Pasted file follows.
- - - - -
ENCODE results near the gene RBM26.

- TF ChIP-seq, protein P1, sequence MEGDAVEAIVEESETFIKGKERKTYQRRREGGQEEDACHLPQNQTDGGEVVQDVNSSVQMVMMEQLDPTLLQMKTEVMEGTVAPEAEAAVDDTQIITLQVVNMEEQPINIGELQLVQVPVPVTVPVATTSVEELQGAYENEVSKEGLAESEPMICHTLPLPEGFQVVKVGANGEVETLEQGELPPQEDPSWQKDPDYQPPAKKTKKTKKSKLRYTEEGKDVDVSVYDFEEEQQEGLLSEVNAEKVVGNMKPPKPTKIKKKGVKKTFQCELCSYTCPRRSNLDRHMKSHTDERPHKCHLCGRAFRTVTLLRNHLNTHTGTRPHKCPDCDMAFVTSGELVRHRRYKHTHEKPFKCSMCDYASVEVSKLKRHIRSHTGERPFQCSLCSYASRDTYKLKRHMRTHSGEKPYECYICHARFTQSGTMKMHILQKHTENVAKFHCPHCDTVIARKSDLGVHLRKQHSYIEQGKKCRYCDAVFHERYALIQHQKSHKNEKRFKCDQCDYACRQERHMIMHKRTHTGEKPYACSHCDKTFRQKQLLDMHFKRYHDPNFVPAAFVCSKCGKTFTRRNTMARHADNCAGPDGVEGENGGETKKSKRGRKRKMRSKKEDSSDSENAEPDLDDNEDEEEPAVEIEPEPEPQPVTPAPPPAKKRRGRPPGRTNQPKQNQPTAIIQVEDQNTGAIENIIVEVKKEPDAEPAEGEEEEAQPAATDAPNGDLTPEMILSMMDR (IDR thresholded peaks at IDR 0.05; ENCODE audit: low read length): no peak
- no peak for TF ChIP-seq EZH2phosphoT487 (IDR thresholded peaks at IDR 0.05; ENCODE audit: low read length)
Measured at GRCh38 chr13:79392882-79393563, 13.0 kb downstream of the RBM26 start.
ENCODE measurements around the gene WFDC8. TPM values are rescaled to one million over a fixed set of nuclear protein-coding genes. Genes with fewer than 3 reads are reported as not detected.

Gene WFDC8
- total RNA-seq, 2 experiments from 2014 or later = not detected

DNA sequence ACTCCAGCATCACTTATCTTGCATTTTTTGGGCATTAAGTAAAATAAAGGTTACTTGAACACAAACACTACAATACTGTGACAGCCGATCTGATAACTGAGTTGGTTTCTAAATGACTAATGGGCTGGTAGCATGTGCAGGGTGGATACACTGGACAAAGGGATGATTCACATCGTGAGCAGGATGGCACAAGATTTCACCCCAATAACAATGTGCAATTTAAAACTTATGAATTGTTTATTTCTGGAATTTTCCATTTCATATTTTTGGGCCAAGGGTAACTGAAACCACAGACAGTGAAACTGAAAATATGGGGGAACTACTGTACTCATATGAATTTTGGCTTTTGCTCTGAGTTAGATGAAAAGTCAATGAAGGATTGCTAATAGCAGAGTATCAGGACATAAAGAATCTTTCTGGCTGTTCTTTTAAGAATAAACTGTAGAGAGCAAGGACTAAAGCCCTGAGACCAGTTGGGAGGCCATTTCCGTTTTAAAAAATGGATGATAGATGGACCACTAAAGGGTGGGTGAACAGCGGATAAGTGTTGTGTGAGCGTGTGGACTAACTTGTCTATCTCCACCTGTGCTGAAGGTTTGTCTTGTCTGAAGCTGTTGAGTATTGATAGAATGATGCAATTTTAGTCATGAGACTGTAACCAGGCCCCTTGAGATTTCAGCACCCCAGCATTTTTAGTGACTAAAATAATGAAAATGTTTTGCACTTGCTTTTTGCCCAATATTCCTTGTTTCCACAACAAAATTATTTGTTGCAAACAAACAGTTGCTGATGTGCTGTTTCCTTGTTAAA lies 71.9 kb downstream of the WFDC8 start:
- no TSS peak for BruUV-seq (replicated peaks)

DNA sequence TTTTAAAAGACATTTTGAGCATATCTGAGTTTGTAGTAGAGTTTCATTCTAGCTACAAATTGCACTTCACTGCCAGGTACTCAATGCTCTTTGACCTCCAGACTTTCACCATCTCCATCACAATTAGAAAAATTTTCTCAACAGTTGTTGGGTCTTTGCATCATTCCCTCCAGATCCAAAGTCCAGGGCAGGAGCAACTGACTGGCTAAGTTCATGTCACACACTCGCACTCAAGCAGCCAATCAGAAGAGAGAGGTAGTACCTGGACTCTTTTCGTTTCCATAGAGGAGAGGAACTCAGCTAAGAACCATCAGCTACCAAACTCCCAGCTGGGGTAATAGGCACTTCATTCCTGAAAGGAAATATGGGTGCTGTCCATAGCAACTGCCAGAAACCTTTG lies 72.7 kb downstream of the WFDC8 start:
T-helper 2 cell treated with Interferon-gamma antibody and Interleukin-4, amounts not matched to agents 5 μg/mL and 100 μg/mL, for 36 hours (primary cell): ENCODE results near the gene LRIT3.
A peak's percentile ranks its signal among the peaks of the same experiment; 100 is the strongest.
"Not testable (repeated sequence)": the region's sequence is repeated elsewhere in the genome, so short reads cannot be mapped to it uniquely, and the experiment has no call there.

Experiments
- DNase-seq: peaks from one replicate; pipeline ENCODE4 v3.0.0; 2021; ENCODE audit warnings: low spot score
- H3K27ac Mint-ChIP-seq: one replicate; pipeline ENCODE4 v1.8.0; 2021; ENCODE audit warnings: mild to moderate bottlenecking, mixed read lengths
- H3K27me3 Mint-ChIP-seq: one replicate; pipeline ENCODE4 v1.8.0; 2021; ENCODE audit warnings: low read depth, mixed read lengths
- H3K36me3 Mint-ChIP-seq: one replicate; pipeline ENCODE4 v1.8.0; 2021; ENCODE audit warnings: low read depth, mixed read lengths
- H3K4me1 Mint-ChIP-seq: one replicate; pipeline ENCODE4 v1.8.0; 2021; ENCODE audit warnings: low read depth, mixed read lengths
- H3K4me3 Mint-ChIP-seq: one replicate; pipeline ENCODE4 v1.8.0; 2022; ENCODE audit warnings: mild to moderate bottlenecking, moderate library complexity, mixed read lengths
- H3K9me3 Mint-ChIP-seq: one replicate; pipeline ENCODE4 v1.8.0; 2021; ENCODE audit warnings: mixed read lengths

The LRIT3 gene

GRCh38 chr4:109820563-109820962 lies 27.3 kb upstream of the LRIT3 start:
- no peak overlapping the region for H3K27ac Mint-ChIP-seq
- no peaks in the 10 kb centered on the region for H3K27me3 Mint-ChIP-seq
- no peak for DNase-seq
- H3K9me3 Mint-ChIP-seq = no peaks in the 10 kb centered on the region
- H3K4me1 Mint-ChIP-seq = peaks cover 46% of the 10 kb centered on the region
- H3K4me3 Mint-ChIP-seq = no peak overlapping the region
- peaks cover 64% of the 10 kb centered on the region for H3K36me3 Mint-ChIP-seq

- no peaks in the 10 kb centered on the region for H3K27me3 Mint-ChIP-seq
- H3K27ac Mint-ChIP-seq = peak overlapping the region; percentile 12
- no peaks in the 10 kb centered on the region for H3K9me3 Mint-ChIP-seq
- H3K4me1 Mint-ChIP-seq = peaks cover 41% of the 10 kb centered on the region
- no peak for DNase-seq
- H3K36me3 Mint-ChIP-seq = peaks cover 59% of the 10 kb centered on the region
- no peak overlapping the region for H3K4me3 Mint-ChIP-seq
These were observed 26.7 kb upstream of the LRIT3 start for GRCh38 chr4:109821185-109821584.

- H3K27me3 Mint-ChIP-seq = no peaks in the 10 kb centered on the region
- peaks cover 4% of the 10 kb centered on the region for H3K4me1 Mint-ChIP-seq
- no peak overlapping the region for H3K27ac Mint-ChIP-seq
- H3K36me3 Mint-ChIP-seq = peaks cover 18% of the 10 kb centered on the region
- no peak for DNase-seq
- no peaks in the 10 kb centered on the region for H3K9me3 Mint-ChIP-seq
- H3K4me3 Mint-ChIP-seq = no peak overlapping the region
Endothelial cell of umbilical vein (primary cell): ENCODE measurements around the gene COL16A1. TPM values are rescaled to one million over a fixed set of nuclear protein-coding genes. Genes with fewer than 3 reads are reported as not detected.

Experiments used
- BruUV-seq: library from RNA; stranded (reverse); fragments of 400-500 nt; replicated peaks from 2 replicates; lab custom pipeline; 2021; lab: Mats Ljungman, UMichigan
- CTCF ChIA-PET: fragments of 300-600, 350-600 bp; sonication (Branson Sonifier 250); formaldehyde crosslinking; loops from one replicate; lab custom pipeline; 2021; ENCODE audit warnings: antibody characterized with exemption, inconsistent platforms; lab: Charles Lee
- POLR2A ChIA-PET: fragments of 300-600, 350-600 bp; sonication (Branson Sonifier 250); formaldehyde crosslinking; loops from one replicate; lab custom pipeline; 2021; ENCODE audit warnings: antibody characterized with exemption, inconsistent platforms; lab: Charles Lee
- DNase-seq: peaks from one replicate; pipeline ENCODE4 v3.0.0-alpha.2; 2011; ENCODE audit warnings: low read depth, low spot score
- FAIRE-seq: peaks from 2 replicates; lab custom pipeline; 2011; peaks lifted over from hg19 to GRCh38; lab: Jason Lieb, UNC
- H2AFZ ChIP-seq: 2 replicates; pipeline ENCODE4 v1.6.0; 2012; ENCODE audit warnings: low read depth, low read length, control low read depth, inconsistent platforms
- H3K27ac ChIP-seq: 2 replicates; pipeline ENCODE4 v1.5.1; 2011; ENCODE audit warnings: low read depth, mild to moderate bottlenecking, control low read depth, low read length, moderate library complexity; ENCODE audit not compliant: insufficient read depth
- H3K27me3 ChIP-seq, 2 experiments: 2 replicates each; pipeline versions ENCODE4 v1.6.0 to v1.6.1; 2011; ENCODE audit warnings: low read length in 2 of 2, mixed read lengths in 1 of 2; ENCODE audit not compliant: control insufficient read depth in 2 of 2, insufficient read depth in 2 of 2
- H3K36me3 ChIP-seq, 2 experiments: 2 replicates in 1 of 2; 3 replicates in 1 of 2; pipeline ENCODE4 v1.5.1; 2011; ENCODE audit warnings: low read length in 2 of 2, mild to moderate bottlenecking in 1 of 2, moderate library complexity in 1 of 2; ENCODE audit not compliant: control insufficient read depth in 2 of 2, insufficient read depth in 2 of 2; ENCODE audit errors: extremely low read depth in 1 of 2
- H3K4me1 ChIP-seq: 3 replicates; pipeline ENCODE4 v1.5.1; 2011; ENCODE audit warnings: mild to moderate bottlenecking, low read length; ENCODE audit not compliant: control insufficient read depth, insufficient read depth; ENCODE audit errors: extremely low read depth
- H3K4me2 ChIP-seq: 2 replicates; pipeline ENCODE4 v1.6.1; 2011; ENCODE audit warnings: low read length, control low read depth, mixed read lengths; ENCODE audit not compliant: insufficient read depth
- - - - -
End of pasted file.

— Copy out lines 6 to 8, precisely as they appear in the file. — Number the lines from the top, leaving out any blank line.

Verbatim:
Gene WFDC8
- total RNA-seq, 2 experiments from 2014 or later = not detected

DNA sequence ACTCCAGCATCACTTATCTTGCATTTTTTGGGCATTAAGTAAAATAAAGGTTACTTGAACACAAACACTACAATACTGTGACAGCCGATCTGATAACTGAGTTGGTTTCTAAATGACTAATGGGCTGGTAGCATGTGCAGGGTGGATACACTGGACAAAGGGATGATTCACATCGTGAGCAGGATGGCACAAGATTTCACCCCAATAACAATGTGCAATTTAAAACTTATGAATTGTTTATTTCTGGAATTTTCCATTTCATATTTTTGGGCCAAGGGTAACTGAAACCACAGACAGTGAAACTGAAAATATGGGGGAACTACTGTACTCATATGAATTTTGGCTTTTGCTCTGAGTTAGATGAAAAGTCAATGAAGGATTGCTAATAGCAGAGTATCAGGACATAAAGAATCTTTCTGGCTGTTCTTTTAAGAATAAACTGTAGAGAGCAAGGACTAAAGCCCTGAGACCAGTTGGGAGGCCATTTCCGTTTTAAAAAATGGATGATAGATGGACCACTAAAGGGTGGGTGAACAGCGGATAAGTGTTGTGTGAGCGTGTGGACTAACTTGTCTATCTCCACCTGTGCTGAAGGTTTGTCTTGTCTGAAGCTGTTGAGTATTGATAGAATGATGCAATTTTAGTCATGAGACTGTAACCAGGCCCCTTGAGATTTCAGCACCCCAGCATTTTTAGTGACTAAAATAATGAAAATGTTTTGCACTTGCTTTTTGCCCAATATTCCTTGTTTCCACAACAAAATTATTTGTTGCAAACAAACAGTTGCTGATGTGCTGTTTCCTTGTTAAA lies 71.9 kb downstream of the WFDC8 start: